Water-spun lignin precursor fibers, stabilized and carbonized continuous filaments. Photo: DITF
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Carbon fiber production is not only costly but also causes a considerable wastage of energy. Researchers at Deutsche Institute für Textil- und Faserforschung (DITF) have developed an innovative production method that uses lignin, a renewable raw material to manufacture carbon fiber. This production technique offers the same quality of carbon fiber while cutting down on cost and energy consumption.

DITF has been successful in the production of carbon from lignin, an organic polymer found abundantly on this planet. Since the production technique does not require the use of any solvent and is made from a renewable raw material, the process is sustainable and cost-saving, said the institute in a press release

New raw material replaces established process

The carbon fiber production method adopted by industries includes stabilising and carbonising the fiber in high-temperature furnaces for extended periods. As a result, the production cost is high. Also, the removal of toxic by-products during the manufacturing process leads to the wastage of energy and money.

To save energy in the production process, DITF has replaced polyacrylonitrile (PAN), a polymer used by industries in carbon fiber production, with lignin. The process includes a two-step process, where the raw material is firstly converted into a precursor fiber and then into the required carbon fiber. Lignin, which is available in large quantities and is a waste product in paper production, has been mostly overlooked by industry experts during carbon fiber manufacturing.

Advanced method of production

Lignin fiber production involves the separation of wood into basic organic components, lignin, and cellulose. What follows is a sulfite digestion process that yields lignosulfonate. Since the production of lignin fiber is based on an aqueous solution of lignin, the lignosulfonate is dissolved in water. The production of lignin fiber from this aqueous solution ensures that no solvent or toxic additives are used in the process.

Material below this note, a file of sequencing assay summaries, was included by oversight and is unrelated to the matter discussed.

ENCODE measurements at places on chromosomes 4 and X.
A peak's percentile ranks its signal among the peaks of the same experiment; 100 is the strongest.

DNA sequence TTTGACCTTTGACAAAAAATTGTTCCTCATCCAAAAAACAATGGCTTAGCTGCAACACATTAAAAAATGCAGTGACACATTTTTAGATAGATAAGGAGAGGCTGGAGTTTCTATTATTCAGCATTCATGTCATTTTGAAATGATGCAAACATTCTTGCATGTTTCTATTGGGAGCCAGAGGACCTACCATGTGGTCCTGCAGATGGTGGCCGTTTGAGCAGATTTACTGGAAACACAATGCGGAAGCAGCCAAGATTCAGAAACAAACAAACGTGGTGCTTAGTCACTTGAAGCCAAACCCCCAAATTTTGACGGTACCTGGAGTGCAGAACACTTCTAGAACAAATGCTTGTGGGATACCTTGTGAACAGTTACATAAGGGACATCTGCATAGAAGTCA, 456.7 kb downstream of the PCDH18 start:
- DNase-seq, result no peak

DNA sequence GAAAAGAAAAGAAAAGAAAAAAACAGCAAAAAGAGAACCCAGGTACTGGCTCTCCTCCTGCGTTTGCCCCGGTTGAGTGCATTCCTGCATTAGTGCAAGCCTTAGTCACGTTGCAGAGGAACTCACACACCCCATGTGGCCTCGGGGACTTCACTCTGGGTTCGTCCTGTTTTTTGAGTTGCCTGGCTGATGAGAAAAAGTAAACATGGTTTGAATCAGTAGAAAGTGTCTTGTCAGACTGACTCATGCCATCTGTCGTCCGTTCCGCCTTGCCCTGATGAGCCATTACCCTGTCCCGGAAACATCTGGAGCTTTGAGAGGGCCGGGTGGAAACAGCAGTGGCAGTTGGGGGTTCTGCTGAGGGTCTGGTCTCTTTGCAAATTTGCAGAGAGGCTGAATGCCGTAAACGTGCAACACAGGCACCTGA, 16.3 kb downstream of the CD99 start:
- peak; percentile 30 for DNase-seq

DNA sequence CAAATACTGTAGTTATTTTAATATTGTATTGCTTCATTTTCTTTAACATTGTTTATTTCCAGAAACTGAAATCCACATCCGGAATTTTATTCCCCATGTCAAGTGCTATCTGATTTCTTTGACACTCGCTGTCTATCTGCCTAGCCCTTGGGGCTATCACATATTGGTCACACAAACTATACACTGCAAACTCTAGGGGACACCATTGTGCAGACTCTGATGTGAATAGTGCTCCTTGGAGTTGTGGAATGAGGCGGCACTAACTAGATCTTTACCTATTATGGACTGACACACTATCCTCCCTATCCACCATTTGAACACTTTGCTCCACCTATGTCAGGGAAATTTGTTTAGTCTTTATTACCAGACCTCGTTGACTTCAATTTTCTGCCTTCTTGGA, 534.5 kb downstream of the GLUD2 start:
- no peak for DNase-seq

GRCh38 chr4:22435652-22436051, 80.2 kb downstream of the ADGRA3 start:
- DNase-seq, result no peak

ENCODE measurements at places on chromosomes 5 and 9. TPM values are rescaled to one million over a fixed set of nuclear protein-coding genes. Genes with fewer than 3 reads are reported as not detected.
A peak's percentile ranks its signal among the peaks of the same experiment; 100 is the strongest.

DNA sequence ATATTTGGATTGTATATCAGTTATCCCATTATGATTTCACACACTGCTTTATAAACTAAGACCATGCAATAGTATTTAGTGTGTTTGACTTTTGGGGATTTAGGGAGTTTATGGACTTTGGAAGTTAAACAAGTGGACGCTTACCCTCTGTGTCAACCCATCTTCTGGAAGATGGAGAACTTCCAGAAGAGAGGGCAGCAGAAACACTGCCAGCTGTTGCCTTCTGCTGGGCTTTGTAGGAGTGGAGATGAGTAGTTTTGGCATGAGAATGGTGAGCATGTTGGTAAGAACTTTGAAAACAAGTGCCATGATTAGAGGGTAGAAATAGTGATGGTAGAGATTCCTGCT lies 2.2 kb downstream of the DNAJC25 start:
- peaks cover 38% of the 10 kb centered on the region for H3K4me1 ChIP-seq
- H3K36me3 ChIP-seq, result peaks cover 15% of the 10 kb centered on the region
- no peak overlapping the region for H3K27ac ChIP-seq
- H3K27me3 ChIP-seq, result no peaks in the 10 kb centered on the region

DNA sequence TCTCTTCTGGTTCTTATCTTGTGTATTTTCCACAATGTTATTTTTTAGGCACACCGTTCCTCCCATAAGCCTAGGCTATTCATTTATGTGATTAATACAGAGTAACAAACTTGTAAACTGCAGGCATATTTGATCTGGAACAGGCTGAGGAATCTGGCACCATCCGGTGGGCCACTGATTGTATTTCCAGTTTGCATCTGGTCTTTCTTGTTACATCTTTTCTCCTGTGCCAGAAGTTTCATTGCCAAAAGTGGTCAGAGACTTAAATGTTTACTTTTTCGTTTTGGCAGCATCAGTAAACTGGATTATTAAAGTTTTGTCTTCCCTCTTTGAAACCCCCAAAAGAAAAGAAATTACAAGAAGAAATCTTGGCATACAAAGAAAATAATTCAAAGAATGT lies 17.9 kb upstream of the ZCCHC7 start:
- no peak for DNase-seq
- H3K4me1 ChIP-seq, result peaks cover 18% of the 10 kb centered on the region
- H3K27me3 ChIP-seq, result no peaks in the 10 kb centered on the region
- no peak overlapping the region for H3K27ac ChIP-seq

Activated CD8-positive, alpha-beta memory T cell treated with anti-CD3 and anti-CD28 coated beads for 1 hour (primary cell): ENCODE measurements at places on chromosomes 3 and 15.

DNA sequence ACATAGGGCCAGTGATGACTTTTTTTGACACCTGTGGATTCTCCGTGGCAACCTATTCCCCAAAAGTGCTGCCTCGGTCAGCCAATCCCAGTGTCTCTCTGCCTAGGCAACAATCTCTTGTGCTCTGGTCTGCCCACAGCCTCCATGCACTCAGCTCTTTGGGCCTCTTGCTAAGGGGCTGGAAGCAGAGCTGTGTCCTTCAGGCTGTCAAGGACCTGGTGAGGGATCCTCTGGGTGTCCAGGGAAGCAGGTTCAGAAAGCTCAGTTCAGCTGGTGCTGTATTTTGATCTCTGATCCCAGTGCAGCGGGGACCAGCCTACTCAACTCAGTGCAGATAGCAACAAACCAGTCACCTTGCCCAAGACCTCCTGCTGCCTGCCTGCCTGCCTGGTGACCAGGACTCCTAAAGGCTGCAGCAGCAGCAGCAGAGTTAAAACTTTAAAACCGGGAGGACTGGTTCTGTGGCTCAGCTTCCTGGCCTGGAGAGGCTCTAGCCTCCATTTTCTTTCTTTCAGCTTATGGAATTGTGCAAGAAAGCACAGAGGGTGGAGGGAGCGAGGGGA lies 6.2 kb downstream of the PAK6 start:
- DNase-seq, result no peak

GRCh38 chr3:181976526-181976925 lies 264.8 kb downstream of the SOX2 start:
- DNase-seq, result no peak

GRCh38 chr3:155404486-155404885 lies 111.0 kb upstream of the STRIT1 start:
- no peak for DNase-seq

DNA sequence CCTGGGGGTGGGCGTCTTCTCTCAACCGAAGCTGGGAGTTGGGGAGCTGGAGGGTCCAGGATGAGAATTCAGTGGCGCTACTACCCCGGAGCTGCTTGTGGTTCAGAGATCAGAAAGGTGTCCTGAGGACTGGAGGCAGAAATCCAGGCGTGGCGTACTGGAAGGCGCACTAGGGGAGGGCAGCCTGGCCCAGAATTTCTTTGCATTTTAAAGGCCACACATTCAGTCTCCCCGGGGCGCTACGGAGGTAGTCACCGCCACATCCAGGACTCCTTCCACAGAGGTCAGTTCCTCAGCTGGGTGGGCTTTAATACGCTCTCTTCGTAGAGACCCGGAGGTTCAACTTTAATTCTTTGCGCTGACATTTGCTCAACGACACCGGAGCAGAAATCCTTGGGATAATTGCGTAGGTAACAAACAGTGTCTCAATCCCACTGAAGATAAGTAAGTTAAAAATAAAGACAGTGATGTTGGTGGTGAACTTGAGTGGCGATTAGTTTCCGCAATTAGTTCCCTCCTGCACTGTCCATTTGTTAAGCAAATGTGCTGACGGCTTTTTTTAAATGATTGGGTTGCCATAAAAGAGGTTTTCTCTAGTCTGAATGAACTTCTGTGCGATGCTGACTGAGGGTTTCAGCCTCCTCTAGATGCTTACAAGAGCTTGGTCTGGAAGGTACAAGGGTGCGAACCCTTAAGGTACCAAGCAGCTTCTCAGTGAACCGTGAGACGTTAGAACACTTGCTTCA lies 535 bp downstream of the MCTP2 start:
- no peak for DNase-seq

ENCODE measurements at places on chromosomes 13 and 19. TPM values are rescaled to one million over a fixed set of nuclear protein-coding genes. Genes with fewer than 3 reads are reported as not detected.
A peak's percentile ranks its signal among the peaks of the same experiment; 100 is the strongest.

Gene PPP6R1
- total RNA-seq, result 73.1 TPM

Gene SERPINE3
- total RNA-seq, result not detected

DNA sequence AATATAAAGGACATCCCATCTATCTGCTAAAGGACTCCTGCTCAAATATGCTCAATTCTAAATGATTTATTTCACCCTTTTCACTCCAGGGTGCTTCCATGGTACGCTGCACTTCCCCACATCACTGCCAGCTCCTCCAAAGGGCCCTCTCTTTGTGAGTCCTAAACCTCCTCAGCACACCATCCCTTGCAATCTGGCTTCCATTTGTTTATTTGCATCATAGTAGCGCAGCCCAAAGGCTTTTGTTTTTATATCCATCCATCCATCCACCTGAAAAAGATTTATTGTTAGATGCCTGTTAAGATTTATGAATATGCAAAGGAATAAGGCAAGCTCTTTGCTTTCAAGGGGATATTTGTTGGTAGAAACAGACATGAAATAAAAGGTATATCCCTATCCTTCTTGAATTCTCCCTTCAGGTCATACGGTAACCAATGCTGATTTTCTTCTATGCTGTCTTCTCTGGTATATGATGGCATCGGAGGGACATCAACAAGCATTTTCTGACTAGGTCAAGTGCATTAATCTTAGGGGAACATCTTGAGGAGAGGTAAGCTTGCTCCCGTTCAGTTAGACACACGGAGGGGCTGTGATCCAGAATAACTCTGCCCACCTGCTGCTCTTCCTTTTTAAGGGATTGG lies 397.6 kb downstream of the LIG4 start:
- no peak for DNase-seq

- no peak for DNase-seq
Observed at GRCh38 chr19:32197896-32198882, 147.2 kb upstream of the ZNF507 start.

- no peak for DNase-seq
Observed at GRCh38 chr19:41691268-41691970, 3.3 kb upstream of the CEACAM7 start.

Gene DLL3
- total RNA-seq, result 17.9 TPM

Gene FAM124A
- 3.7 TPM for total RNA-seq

Substantial technical advantages

Since stabilisation of lignin fiber requires relatively low temperatures compared to PAN fiber, the energy savings shoot up to fifty per cent and provides a competitive edge.
Also, the dry spinning process offers faster speed, which results in higher production of material in a shorter time when compared to PAN fibers. Thus the faster production of carbon fiber proves beneficial without compromising the quality of the lignin precursor fiber.

The use of lignin in carbon fibre production provides overall cost efficiency and improved sustainability over PAN. Hence, the construction and automotive sectors aiming for cost reduction in their production process stand to benefit from this new technique of carbon fiber manufacturing. Not only will these industrial sectors benefit from an economic perspective but also create a sustainable environment.